When Italy trembles

Draquila – Italy trembling

Sabina Guzzanti, Italy, 2010

The same old story: the dirty clothes are washed in the family. To watch Draquila in Brussels, (almost) a year after, out of context and separate from the strong link with the drama of the earthquake and its exploitation that Italy has experienced, is nothing short of exhausting. From the few spectators in the silent room I could distinguish only one comment while the credit titles appeared: ‘Ah les italiens.’ Humiliating. I immediately went back to the memories with the controversy erupted a few months ago on the statements made by Italian Prime Minister Berlusconi, the undisputed protagonist of the film, in which he was complaining of an alleged negative publicity for the country in the eyes of the world from some works of denunciation of the organized crime (see Gomorra, Roberto Saviano, 2006). The dirty clothes, of course … in vain I tried to laugh about.

Also the luck of Draquila is linked to similar claims of omerta by members of the Italian government. It constitutes, according to the Minister for Arts and Culture Sandro Bondi, an insult to the Italian people. Yet a fair and certainly more lucid analysis of the film could not take me to the same conclusions. I can not agree, while recognizing that the one painted by the film is not an Italy full of luster. But is it the people who are being offended? What is Draquila? It is the fourth documentary from Italian director and actress Sabina Guzzanti. The theme of the film is the chronicle of the events of that shook Italy in 2009. The viewer is informed about the facts: the city of L’Aquila (central Italy) shaken by a violent earthquake that destroyed the historic center and the subsequent measures of the government to ‘rescue’ people left homeless. The modes of satire investigation and reporting, a cinematographic technique was far from the glitz of mainstream productions but smooth, young, dynamic, a fierce denunciation of the actions of public and private institutions that have more or less illicitly used this goose that lays the golden eggs that is the earthquake.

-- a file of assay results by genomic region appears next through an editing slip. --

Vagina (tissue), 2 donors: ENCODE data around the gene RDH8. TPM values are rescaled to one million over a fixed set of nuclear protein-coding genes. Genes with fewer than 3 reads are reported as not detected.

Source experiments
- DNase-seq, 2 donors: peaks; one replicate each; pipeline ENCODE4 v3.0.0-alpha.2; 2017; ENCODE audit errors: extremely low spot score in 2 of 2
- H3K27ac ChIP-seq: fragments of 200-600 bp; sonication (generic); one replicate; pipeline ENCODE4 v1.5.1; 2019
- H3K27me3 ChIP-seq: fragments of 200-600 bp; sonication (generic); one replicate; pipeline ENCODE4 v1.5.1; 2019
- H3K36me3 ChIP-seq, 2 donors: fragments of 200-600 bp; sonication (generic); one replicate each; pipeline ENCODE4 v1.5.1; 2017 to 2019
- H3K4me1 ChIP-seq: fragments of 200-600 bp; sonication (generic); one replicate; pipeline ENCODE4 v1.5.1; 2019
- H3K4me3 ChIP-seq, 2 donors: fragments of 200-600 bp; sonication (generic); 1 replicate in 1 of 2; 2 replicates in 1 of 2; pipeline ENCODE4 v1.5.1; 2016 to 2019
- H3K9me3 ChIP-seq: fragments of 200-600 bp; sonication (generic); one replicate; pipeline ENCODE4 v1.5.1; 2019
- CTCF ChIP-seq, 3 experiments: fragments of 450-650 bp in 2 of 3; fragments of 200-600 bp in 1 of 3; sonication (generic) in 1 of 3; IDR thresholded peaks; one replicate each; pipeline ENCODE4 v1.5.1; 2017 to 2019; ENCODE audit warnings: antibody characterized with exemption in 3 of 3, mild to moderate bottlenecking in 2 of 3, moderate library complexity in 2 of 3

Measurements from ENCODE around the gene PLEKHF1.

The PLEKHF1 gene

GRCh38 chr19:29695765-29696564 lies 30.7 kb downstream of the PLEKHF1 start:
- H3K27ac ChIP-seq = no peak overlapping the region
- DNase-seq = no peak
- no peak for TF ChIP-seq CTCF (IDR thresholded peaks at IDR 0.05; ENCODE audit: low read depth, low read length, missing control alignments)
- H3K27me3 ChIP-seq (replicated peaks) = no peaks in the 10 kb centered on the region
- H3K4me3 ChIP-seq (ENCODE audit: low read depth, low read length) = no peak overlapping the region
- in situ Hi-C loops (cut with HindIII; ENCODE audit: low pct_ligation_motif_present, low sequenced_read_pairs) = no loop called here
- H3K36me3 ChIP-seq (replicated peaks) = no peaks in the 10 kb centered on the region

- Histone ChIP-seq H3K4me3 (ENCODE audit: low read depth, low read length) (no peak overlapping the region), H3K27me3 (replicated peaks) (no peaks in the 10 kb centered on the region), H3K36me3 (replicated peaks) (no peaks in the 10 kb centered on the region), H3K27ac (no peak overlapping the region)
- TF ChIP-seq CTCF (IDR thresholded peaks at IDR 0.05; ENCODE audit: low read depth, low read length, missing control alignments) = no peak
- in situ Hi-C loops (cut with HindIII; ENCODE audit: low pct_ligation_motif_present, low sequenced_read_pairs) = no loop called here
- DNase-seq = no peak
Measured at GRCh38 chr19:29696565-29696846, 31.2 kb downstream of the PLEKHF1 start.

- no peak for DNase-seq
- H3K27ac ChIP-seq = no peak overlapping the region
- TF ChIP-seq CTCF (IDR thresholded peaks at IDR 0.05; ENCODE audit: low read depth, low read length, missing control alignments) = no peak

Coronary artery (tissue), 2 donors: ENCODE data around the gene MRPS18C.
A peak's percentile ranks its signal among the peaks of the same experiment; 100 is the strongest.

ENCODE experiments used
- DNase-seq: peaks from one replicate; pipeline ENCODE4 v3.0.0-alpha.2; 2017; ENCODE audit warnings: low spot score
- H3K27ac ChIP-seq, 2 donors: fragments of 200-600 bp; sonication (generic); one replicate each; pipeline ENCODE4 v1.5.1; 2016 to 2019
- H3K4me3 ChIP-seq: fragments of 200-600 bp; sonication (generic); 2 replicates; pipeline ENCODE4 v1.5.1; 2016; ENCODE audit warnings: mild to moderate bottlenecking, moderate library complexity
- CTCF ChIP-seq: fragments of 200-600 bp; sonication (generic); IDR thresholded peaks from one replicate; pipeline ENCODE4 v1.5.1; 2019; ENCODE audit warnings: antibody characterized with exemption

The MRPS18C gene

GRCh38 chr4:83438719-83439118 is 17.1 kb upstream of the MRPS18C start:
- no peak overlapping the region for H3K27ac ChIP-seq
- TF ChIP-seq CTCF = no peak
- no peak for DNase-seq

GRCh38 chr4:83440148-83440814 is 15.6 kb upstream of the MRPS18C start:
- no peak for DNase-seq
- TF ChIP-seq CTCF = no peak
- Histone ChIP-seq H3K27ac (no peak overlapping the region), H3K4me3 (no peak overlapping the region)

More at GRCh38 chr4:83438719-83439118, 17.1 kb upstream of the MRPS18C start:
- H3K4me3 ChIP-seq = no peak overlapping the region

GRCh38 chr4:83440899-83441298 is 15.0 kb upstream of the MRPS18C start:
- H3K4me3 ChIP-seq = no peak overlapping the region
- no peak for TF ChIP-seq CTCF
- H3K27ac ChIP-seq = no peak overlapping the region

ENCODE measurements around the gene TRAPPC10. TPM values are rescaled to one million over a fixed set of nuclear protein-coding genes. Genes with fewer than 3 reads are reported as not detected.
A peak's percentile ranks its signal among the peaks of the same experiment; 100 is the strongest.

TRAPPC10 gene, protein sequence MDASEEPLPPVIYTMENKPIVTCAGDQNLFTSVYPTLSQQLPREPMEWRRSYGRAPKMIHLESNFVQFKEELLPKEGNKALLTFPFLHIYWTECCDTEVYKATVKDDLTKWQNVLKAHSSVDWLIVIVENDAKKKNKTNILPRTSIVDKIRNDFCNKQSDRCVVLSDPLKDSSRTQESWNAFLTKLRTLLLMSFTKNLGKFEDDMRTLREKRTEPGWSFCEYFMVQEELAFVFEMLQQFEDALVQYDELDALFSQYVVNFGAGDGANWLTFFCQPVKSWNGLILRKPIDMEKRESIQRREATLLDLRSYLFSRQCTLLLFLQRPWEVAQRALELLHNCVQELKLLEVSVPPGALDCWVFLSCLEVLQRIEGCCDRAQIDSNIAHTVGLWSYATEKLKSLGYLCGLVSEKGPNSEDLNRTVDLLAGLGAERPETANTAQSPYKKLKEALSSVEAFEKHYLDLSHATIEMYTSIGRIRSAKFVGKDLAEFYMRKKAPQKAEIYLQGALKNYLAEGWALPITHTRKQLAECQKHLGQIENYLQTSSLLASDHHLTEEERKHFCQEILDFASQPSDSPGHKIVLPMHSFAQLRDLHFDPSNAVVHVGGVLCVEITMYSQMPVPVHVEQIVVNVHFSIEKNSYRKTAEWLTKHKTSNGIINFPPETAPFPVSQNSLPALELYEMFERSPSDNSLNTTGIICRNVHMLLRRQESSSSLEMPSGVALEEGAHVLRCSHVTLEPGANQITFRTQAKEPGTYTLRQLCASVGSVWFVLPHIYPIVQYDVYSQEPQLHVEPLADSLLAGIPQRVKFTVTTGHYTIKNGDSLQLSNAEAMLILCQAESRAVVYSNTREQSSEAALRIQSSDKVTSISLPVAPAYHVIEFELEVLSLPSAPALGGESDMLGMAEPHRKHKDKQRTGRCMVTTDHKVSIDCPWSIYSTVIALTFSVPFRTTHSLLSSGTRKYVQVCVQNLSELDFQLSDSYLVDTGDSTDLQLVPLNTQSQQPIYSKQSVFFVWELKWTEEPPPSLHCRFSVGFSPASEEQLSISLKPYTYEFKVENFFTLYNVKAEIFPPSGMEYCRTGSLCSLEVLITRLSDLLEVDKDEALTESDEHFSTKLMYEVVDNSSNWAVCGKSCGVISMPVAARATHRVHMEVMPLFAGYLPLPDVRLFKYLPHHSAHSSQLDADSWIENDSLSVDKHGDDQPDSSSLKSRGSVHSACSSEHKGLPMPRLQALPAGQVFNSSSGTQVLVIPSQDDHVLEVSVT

Summing up, however, something keeps me from expressing positive about the film itself. And perhaps not wanting to give the lure a couple of minutes of Orwellian hate, or a sterile antiberlusconismo one night stand, a clear reminiscence of the formation of Guzzanti television. But it is clear that I consider it an essential film that everyone should watch. Beyond the message it conveys the complaint must give credit to its author for the effort that carries forward from years to protect freedom of expression. A journey from television, theater, cinema and young forms of communication offered by digital technologies – see for example the intelligent decision to take advantage of the enormous new possibilities for dissemination of a film like Draquila on line. In short, you can more or less agree but you can not ignore, we must watch it and it is good to talk about this film.

And the people? The Italian people here seem to split in two: on one hand the government’s supporters, ravenous consumers of television among the smartest in the world in the techniques of mass persuasion, the other a frustrated minority, ignored by the political class as a whole when even in contrast to the majority and opposition. The figure of the people represented here is that of a victim in both cases. There lies some truth in this picture.

Claudio Santancini

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